Breaking News: Missouri Passes Emergency COVID-19 Workers Compensation Benefit Presumption for First Responders

When COVID-10 hit the country, nobody really knew how unprepared our country was to deal with the crisis. Coronavirus has spread rampantly throughout the country and now New York has more confirmed cases than any single country. First responders have largely used up the personal protective equipment supplies and are resorting to reusing masks and other PPE. Nevertheless, even in light of the shortage, first responders are battling this disease and saving lives.

From a legal standpoint, the big question from a workers compensation perspective, was whether first responders could prove they were exposed to the highly contagious coronavirus at work as opposed to at home, in a ride-share, at a friend’s home, etc. Certainly, Missouri workers compensation law requires employees to be injured on the job or exposed to occupational disease in the course and scope of employment in order to qualify for work comp benefits. We anticipated insurance companies would utilize their typical defenses to protect their money from paying claims. Indeed, injured workers have the burden of proof. That means they lose if they cannot prove their case. Therefore, an injured worker must prove he or she contracted COVID-19 at work. Insurance company lawyers would question ever single movement the injured person made outside of work to cast a cloud of doubt on where the virus was contracted. The insurance company would then argue the employee did not meet his or her burden.  Case lost.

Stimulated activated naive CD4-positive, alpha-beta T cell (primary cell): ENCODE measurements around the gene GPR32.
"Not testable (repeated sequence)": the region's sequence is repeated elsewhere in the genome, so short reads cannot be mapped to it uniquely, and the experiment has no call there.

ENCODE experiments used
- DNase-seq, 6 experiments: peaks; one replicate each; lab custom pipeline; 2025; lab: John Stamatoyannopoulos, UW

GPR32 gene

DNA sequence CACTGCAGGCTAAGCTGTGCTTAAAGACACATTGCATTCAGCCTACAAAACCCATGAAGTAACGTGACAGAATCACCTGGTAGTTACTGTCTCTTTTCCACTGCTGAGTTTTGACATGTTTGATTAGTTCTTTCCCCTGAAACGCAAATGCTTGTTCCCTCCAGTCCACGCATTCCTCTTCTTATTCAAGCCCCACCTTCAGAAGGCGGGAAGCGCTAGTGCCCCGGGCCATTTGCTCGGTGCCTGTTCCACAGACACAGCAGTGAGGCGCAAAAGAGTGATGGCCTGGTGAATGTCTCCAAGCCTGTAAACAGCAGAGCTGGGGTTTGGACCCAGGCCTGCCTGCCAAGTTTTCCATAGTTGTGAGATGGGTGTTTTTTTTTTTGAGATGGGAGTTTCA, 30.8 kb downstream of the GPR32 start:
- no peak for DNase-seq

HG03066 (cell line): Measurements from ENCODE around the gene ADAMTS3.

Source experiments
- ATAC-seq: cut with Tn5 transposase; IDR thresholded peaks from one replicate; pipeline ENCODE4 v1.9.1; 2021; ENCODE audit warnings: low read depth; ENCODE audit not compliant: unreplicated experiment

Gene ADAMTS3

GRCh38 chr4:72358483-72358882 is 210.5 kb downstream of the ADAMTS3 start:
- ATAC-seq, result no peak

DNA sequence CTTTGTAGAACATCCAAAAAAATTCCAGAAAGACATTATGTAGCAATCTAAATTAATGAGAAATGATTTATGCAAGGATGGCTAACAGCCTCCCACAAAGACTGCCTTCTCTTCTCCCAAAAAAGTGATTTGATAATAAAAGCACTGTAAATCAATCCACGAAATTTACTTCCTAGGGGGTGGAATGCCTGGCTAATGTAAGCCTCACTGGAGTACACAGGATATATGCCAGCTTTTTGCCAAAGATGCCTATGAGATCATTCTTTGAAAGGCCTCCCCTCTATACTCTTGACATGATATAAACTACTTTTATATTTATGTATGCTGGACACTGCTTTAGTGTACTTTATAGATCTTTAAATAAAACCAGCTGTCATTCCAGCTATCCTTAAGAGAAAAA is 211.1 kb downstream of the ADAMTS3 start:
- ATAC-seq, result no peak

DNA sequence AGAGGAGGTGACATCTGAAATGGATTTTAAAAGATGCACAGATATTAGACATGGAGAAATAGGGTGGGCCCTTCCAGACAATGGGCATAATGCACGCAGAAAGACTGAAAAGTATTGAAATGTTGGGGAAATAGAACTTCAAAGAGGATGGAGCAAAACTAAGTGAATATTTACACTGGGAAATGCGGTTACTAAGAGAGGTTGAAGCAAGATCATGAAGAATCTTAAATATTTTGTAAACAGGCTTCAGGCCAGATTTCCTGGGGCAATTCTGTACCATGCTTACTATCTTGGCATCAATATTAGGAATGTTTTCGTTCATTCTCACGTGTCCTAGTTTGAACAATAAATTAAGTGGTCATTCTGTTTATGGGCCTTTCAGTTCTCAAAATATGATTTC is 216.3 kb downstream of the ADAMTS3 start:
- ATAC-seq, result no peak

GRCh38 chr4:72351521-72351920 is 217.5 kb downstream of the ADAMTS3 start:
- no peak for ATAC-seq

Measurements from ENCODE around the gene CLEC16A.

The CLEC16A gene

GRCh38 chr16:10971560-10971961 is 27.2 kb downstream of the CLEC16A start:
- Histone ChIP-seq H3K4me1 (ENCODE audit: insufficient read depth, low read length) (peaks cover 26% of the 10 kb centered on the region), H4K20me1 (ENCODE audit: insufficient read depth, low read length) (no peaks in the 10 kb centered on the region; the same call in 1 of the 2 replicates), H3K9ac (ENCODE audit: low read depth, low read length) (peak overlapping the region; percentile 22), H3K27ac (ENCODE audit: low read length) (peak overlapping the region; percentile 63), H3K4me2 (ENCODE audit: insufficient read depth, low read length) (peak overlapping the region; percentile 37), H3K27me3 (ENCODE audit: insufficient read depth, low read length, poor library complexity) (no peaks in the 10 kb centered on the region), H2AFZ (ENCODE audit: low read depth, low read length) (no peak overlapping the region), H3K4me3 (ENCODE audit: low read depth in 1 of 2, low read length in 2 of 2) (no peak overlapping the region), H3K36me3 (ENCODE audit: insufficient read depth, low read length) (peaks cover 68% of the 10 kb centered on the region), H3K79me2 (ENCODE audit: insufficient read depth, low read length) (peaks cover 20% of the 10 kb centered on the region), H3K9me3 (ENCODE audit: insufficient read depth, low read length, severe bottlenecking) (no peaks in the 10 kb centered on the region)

Thankfully, Missouri just passed 8 CSR 50-5.005, entitled “Presumption of Occupational Disease for First Responders.” The code of state regulation now modifies how first responders’ workers compensation claims will be handed. This emergency rule creates a presumption that any first responder who contracts COVID-19 or is quarantined due to COVID-19 was exposed at work. The rule was filed April 8. 2020 and will become effective April 22, 2020 and expires on February 1, 2021. The rule covers law enforcement officers, firefighters and EMTs only. It does not cover nurses, doctors, or other healthcare workers.

As such, we are advising our COVID-19 clients not to make a workers compensation claim until April 22, 2020. For those that are out of work a few weeks and have no resulting disability, these people should not need the services of a lawyer. Our office will assist those first responders for free. For people who recover, the work comp insurer is responsible for all necessary medical care, time off work, and resultant disability (if any). From a disability perspective, from what we can tell, COVID-19 will not pose any serious life-altering disability.

For those that lose a family member first responder due to coronavirus the process will be much more complex and harder to navigate. Our work comp lawyers are providing free screenings on all death cases and will counsel the family as to what legal options are available.

There are some notable exceptions to the emergency rule that could take away the presumption of work exposure in certain cases.

If you have questions about COVID-19 workers compensation claims, you can submit your question to info@thebradleylawfirm.com or call our lawyers at 314-400-0000.